By Atty. Ceferino A. Baquilod
AS I was writing this article, I could not help but feel sad about what just happened in Borongan – another fire. This time, in Songco, along the national road right across the Shell gas station. This conflagration gutted down a number of commercial establishments and residential buildings. No reported casualties, thanks God. This happened after another one razed a couple of houses and stores not too far away, in downtown Borongan last October or just a couple months ago. Not too long ago too, we had another fire in Sabang, Borongan.
Needless to say, these fires are becoming too frequent and too alarming. it behooves upon the Bureau of Fire Protection to beef up its efforts in fire prevention, public education and awareness. BFP should reassess its readiness and capability for a quicker and more effective response. There probably is need for more fire trucks, considering that Borongan is now a city and more populated. Also we need smaller fire trucks for barangays like Tabok, where roads are narrow, small and hard to navigate. More extensive firemen training programs, fire drills participated in by staff and volunteers, including appropriate barangay officials and police, should be done regularly.
According to accounts posted on FB by people who were at the scene, there were several lapses and inadequacies on the part of the firemen and fire officials. Their office was not manned at the time and firemen could not be found. Firemen eventually showed up late, not in proper attire but in slippers and shorts and without appropriate equipment and tools. It was observed that most of them appeared ill-prepared. One of the 2 fire trucks turned out to be empty, without water. Other fire trucks from neighboring towns came but of course belatedly since they had to travel distances.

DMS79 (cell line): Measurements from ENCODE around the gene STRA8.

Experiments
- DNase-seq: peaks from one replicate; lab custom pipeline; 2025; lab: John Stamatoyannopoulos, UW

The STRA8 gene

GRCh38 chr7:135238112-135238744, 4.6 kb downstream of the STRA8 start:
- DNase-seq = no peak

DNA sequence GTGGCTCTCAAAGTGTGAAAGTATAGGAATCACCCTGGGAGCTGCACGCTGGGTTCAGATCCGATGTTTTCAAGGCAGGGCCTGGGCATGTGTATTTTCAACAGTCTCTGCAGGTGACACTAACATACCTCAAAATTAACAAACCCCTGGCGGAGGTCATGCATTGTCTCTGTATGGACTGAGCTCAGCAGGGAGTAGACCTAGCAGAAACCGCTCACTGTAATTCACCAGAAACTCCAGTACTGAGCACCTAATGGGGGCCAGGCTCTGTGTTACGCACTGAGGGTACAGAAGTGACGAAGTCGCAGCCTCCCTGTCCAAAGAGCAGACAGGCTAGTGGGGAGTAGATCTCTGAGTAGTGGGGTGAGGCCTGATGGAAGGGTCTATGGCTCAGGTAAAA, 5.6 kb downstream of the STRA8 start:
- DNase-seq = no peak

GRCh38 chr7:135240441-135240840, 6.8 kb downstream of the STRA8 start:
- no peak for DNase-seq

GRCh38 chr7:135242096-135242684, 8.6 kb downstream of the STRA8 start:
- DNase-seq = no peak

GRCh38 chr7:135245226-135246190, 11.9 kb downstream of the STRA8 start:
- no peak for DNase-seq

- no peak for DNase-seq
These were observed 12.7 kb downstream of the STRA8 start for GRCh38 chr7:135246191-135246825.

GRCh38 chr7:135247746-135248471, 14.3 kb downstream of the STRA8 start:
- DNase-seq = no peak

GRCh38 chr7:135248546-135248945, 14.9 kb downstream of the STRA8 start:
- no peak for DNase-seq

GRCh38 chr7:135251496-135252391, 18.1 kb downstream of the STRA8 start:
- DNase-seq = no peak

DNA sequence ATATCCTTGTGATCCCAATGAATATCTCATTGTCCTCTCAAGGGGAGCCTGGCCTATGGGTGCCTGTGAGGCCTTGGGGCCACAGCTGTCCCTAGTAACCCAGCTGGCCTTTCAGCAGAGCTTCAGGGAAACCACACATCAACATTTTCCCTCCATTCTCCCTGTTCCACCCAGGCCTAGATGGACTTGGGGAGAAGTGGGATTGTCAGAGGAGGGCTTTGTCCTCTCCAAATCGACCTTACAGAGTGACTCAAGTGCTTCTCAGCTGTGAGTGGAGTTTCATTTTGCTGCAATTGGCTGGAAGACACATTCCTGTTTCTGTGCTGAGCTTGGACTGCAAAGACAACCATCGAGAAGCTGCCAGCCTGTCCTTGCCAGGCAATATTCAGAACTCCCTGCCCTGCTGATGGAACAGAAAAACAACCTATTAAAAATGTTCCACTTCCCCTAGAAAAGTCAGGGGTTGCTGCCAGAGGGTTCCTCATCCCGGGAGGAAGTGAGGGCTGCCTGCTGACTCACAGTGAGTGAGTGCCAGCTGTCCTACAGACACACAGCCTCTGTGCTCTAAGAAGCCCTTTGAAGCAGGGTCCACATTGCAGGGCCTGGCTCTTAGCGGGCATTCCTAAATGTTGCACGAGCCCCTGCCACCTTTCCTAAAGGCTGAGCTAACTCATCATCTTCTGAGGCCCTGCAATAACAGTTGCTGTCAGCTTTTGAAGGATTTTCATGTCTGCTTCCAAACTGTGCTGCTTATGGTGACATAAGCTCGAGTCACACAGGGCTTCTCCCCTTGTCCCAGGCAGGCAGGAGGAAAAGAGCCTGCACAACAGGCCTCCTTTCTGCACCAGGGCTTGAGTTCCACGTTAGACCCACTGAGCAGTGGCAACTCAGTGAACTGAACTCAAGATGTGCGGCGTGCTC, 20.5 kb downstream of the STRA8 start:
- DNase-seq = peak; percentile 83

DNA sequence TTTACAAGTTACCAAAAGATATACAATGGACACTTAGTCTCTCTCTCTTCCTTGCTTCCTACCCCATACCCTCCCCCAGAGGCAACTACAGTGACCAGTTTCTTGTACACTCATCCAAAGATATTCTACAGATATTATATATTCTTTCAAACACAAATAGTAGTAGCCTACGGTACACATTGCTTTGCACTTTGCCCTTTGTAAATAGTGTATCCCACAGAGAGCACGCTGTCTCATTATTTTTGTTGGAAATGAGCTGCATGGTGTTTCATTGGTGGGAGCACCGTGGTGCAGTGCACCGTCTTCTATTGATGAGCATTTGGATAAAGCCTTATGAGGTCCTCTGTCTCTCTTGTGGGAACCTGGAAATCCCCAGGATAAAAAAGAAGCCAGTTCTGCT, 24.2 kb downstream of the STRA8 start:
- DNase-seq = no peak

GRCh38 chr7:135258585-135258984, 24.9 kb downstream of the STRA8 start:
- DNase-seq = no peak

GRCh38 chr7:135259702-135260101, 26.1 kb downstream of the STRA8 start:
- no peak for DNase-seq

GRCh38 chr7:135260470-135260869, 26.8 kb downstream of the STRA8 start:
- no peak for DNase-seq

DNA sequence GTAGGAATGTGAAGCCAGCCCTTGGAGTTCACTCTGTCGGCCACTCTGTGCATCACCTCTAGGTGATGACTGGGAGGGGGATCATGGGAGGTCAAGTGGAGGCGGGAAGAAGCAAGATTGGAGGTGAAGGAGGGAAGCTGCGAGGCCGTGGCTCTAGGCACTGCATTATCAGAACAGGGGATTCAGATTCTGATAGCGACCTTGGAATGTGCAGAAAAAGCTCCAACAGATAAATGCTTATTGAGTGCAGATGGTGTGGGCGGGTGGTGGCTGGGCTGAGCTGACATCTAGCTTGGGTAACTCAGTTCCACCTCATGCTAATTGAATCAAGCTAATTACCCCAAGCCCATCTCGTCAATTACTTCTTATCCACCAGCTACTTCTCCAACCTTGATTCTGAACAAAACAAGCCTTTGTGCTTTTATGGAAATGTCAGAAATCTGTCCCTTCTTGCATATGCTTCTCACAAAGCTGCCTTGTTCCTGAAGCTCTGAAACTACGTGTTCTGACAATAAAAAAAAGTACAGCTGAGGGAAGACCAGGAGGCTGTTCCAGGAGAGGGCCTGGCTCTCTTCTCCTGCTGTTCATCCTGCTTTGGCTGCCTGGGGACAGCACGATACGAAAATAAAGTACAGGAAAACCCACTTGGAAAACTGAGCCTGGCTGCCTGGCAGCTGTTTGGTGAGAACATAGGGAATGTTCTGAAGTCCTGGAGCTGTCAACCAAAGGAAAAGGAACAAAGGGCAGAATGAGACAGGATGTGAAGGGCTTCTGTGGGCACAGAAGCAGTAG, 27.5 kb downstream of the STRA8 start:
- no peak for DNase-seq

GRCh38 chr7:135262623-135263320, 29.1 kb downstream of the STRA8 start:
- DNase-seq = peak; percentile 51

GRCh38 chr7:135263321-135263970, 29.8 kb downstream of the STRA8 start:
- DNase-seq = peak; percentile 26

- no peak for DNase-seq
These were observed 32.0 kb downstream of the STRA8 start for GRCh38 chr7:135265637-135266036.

FIRE HYDRANTS need to be installed in strategic places in Borongan. This is long overdue. Currently in Borongan, fire trucks still need to drive some distance to refill their tanks while properties are ablaze. It cannot be over-emphasized that every second counts in conflagrations. Also, there should be a quicker way to report fires and other emergencies. Perhaps a 911 or similar quick-response communication system available 24-7, needs to be set up.
New Year, New Challenges
What’s in store for you in the Year of the Dog? If you believe in zodiac signs, you probably have done your research already or heard on radio or tv what 2018 has for you. If you are a non-believer like me, you may just have decided to ignore the clairvoyant’s prognostications and be practical about things by preparing to face the challenges of the new year.
The economic forecast for our country in 2018 is dim. As reported recently in Bloomberg.com, our current trade deficit is considered the widest since 1980. On top of this, our currency, the Philippine peso, had been among the worst performers in Asia in the past 12 months. Prices of commodities and services are expected to shoot up because of oil price increases and imposition of excise taxes, as a result of the TRAIN tax reform law.
The change to Federalism might happen sooner than later. The plan to cancel the upcoming elections and abolition of the Senate have been hotly talked about lately. The Marcos’ ill-gotten wealth is also feared by many that it will soon be handed back to the late dictator’s heirs. Of course, everything is up in the air as spokespersons of the administration are quick to label them as fake news.
It goes without saying that we all need to brace ourselves for whatever challenges the new year may bring in. There is no still no substitute for a well thought of preparation. Having a new year’s resolution to be better is always a good start. But it is pure rhetoric if not put into action. Happy New Year.